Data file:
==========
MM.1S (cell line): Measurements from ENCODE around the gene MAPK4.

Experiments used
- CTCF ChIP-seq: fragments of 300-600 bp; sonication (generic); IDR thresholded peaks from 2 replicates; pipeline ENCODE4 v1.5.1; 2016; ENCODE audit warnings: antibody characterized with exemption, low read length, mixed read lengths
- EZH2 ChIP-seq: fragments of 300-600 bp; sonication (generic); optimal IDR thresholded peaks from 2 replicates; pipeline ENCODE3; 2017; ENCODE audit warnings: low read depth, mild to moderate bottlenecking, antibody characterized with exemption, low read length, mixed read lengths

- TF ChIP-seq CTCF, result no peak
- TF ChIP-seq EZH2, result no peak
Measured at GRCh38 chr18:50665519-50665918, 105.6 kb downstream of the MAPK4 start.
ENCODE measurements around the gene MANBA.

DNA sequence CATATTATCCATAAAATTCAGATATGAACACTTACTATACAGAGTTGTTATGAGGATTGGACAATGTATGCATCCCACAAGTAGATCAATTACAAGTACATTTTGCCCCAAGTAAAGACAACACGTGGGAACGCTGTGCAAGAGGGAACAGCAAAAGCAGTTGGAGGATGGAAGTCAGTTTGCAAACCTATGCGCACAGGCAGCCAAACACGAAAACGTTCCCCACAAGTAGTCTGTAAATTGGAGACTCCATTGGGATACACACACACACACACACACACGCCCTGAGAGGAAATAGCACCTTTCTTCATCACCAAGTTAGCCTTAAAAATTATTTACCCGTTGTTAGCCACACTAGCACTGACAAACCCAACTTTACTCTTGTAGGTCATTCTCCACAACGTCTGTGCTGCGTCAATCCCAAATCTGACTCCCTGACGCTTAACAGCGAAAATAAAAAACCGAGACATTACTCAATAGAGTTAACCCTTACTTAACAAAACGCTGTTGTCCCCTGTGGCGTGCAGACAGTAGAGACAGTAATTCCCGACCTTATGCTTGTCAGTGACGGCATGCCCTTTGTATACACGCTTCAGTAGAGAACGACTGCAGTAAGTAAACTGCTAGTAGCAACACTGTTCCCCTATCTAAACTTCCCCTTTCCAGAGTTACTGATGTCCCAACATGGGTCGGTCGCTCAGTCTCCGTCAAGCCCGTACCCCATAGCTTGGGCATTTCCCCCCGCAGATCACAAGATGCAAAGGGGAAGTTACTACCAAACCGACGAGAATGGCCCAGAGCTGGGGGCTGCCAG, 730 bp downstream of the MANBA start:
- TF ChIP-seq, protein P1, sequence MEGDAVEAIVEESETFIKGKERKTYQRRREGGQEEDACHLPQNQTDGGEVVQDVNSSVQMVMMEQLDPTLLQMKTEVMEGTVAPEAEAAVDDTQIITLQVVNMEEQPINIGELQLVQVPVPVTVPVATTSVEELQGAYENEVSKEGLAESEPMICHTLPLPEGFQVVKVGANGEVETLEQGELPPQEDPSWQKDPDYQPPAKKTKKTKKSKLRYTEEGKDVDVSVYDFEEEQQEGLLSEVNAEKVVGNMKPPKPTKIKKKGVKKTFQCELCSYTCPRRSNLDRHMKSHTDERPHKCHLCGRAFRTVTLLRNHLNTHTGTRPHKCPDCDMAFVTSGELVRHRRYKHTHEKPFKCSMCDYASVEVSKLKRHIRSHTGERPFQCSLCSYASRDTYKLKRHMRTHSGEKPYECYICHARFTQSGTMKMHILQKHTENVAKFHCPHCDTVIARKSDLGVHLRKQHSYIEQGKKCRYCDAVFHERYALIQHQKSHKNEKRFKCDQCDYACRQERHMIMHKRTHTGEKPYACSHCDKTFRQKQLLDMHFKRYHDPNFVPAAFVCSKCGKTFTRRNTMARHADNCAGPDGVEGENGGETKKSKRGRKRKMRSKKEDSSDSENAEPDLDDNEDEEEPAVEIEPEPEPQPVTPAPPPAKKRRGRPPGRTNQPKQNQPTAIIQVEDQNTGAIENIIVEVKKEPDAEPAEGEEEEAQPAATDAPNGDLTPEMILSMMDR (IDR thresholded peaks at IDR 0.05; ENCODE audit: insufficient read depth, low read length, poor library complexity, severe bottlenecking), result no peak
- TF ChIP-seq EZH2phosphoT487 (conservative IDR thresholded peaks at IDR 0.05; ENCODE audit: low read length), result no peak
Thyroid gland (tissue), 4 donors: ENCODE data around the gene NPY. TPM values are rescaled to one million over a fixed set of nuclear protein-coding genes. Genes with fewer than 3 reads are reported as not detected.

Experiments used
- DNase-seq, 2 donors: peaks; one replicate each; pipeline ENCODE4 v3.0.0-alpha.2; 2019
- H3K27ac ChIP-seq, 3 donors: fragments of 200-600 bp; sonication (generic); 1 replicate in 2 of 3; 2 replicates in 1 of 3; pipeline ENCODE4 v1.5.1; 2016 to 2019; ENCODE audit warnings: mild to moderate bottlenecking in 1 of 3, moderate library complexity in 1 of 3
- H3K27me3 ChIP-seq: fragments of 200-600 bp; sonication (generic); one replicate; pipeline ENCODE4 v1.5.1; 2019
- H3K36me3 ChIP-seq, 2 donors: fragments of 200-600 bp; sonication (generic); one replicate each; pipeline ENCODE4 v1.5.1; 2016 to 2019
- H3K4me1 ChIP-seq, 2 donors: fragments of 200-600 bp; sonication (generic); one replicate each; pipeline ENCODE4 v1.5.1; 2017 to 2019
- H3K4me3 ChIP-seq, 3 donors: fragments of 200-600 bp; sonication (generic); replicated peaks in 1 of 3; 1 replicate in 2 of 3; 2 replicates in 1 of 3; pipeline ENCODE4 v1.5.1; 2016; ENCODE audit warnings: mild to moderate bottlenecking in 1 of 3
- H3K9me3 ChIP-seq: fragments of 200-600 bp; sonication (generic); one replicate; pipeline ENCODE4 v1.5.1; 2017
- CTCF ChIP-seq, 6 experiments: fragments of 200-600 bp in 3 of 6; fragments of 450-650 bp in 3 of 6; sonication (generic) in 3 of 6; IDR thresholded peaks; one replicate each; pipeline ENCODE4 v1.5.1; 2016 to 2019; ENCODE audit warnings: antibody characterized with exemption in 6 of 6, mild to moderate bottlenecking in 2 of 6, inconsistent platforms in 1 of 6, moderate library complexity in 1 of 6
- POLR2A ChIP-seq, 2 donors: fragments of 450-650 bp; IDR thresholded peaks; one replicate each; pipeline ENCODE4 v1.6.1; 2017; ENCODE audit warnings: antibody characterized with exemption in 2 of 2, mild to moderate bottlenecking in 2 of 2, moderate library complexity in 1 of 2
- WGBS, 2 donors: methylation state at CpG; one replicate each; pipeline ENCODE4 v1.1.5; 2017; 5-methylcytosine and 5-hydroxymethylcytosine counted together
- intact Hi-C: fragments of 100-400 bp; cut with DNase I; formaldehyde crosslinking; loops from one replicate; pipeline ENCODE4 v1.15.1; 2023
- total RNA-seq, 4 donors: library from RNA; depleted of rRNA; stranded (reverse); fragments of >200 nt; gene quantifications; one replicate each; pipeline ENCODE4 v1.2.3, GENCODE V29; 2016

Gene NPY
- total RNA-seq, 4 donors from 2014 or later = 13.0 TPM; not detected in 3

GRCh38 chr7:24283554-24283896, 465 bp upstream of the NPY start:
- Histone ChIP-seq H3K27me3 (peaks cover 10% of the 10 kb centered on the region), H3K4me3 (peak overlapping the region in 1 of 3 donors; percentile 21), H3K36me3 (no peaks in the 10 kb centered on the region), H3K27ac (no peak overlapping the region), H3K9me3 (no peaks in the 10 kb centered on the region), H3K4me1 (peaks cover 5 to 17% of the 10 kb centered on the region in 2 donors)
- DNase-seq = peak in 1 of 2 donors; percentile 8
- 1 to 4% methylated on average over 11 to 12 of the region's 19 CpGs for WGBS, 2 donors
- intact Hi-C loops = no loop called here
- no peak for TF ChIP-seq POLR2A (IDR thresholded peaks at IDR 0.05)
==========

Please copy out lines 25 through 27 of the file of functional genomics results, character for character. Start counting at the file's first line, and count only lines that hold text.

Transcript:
- total RNA-seq, 4 donors: library from RNA; depleted of rRNA; stranded (reverse); fragments of >200 nt; gene quantifications; one replicate each; pipeline ENCODE4 v1.2.3, GENCODE V29; 2016

Gene NPY
- total RNA-seq, 4 donors from 2014 or later = 13.0 TPM; not detected in 3